represented in the story, whether he/she gets to speak). Who gets hold of the narrative at
the end and how does this allow the humans to kill the vamp? (Here you’ll have some
similarity between the texts, but also difference: Le Fanu’s subversive symbolic
restoration of Carmilla in the last paragraph (still ambiguity left; also we know from the
short inro that Laura dies young. In Dracula—no ambiguity, order restored, Mina
purified, etc.)
Depending on the question that underlies your thesis (for example: why are these
vampires so different?), you’ll formulate your conclusion (in this specific example,
you, hopefully, will find out why—by consistently demonstrating how they are
portrayed—they represent different societal anxieties).
This is the mid-term take-home paper: 5 pages. Due in hard copy in class on
Thursday, April 4. No research is required on the paper, only textual analysis.
However, if you still want to use any external source please use quotation marks
and include reference to the source (either as a foot- or endnote). All quotes from
the texts that you use to illustrate your point should be attributed and referenced AS
SHOWN IN STYLE MANUAL (look at it again, please: author/title, page). If you are
using electronic versions of Dracula rather than the edition we use in class, please
include title and chapter in the reference. If you are using a paperback edition,
please include the edition in the bibliography at the end and put page AND chapter
number in the reference. I as a reader should be able to find and verify quotes. Don’t
use very lengthy quotes. Quotes should be introduced and well integrated into the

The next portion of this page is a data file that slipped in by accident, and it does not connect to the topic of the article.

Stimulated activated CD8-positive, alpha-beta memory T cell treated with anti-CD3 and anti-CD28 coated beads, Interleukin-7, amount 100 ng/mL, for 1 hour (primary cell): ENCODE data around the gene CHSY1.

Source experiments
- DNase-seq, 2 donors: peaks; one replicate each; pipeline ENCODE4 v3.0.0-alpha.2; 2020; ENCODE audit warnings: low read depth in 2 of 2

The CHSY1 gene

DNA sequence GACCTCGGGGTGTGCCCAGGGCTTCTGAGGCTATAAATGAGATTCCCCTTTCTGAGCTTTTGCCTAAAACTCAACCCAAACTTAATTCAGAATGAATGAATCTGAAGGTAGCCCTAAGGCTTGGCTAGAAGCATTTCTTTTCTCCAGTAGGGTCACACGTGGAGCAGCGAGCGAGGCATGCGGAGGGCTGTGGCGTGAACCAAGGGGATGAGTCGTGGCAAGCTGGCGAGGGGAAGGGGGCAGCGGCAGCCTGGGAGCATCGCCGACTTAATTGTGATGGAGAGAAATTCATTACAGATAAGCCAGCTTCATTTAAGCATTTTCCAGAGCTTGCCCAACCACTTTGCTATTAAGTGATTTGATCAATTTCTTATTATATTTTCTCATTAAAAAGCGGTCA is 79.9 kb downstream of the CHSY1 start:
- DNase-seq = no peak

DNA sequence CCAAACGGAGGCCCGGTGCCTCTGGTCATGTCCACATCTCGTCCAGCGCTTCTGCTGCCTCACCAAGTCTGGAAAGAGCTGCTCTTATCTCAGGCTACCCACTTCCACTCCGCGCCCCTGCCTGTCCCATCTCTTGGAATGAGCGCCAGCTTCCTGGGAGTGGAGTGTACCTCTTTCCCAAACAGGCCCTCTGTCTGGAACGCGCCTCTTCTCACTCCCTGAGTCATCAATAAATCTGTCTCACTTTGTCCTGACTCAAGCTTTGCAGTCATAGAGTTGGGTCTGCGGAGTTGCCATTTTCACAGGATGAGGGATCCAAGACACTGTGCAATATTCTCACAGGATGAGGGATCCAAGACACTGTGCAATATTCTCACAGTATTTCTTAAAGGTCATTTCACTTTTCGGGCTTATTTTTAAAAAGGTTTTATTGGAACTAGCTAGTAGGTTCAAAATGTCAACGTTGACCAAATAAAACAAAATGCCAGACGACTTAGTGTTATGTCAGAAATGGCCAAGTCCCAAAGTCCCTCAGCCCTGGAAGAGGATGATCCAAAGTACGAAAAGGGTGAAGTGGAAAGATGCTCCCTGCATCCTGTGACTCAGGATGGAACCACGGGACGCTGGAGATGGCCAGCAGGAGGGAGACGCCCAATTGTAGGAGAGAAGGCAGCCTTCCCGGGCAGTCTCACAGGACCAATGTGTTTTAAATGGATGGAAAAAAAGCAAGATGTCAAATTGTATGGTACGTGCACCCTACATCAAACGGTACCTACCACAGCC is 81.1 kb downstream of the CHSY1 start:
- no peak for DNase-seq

body of your essay (SEE ONE–PAGE STYLE MANUAL). Remember that a quote
should be necessary as an illustration of the argument and not used merely to cite a
“fact” from the plot (e.g. “They went on a journey together”—such quotes are not
necessary). Finally, try to construct an argument (basically: what is the idea I want to
prove in this paper? In the end: what transpired as a result of finding these “proofs”?
What are the implications of my findings?), rather than retell the plots.
TOPIC:
Analyze and compare the representation of vampires in Sheridan Le Fanu’s
Carmilla and Bram Stoker’s Dracula. (primary focus should be on Carmilla
and Dracula, but you can include the “potential” and “fully fledged”
vampires—their victims, such as the General’s niece Bertha, Laura, Lucy, and
Mina—and Dracula’s sisters-brides).
Your analysis might include:
1) the vampires’ roles in the plot, narrative, and structure of these literary
works;
2) the specific threats and lures these vampires represent and the
implications thereof;
3) the characteristics these vampires possess (and I mean not only looks—
sharp teeth or pale complexion), including their mutability, mobility, desires,
sexuality, and emotions (if any), and how these characteristics reflect the
dangers and fears of their time.
4) Finally, you might want to analyze whether humans are able to defeat them
in the end, and if they are able to, then how (in the case of Carmilla, you might
want to think about the ending that virtually “resurrects” Carmilla as Laura’s
memory).